Philips-Allura

Jouko Karvinen, chief executive of Philips Medical Systems, said at a recent analyst meeting that they expect profit margins in the Medical Systems division to raise in the second half of the year.

Margins at the unit have lagged those of the company's
main rivals in healthcare and medical technology, which include
Germany's Siemens AG (SI) and U.S.-based General Electric Co. (GE).

According to market research
businesses MedTech Insight and PMS Internal Analysis, the global market
for medical devices and accompanying services was worth $290 billion in
2005.

In the first quarter, the EBIT margin at the medical unit declined to
6.7% from 7.8% in the same period a year earlier. The margin was
pressured by a less favorable geographical sales mix, additional
investments in research and development and ongoing charges relating to
the acquisition of U.S. based healthcare IT-company Stentor in mid-2005. Philips expects year-on-year margin improvement at Medical Systems to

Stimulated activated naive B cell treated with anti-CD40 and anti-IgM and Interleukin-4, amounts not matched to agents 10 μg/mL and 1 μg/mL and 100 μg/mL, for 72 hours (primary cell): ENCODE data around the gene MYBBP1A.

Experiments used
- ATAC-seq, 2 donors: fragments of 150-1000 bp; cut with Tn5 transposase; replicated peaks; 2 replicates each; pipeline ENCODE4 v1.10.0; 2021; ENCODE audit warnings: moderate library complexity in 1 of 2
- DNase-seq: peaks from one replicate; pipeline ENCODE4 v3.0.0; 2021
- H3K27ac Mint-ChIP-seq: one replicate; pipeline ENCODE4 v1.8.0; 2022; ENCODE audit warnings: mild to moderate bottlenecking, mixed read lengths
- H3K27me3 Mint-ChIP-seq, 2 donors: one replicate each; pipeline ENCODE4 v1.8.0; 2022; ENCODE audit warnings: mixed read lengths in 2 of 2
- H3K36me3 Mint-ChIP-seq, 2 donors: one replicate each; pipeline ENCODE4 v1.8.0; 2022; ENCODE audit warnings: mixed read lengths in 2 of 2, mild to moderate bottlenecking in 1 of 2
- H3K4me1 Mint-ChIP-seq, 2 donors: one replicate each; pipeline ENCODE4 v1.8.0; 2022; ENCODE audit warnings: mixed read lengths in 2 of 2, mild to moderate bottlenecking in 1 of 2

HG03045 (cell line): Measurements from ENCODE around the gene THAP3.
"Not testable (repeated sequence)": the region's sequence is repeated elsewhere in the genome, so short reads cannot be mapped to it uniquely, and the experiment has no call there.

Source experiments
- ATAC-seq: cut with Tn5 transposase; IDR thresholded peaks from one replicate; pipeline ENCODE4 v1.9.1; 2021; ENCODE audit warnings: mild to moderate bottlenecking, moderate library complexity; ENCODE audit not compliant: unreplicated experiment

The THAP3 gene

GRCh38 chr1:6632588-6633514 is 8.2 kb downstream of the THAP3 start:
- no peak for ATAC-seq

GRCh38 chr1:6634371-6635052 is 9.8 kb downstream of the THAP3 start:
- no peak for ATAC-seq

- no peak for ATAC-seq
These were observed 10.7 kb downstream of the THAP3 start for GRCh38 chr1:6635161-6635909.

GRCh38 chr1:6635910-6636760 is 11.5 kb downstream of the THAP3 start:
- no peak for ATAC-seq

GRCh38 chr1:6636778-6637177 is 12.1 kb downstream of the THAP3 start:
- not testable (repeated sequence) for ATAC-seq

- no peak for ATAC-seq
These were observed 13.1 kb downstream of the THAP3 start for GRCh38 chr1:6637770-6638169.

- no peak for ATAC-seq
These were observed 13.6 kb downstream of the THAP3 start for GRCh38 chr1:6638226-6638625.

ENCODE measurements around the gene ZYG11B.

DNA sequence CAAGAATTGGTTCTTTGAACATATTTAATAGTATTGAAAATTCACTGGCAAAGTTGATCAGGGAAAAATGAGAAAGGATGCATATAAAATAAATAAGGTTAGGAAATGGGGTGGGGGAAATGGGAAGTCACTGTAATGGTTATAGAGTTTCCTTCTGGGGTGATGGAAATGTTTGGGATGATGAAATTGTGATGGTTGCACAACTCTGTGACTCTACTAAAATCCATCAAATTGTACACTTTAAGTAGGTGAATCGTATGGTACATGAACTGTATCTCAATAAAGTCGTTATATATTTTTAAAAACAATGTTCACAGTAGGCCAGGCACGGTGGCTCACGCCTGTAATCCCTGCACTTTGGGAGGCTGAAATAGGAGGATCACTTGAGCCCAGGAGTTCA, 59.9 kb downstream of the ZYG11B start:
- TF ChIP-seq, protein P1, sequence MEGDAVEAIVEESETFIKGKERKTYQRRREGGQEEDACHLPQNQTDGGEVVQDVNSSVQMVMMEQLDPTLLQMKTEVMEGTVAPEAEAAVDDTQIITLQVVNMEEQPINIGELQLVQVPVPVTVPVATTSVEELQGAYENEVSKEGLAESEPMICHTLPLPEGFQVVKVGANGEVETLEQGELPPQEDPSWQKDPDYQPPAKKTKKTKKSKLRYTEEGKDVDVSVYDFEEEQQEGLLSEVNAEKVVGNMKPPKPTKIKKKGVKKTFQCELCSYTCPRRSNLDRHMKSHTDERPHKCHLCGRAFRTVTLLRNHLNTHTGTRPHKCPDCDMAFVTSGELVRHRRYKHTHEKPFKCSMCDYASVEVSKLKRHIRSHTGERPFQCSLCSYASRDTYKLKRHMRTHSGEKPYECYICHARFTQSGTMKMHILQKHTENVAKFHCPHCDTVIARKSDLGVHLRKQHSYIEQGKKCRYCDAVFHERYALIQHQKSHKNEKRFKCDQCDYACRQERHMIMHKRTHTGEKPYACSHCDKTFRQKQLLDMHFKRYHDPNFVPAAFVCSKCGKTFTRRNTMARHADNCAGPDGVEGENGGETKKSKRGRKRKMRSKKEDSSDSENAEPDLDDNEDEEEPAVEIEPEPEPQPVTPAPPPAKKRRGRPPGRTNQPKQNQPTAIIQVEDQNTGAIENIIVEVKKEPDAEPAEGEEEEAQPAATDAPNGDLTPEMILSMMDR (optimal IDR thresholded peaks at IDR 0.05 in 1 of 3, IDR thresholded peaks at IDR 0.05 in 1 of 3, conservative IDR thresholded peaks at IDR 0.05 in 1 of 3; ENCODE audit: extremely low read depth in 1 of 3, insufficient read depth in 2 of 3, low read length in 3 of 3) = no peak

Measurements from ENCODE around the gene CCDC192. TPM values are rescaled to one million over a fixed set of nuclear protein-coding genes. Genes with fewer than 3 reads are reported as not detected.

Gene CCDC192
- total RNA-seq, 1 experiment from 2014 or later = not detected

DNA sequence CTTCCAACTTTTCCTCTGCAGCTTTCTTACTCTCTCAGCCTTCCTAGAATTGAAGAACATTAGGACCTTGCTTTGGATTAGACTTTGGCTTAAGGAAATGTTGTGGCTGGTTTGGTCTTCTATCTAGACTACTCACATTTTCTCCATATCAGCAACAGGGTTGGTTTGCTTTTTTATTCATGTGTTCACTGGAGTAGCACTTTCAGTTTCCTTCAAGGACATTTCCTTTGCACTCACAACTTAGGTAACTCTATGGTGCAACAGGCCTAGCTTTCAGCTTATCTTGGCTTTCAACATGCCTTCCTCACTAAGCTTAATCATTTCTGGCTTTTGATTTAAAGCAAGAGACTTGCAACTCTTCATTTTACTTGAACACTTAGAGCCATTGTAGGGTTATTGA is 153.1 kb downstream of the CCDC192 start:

result in a higher margin for 2006 compared with the 10.1% of 2005. Nothing like a little pressure to focus the mind:

Chief Executive Gerard Kleisterlee has identified the Medical Systems
unit as the company's main growth driver in the years to come.

In other news, Philips also restated its plans in the area
of consumer health and wellness, which is targeting growth in "remote home
healthcare solutions" specifically. Philips earlier this
year bought Lifeline Systems Inc. for about $690 million. Lifeline is a
company that provides personal emergency response services and has
annual sales of about $150 million.

Philips' consumer health and wellness
business was set up in 2004 to bridge the gap between Philips' consumer
electronics and medical division. For some reason Philips put this new business in a separate division under Domestic
Appliances and Personal Care. The company aims to achieve annual
sales of EUR750 million to EUR1 billion in two to three years for these
activities.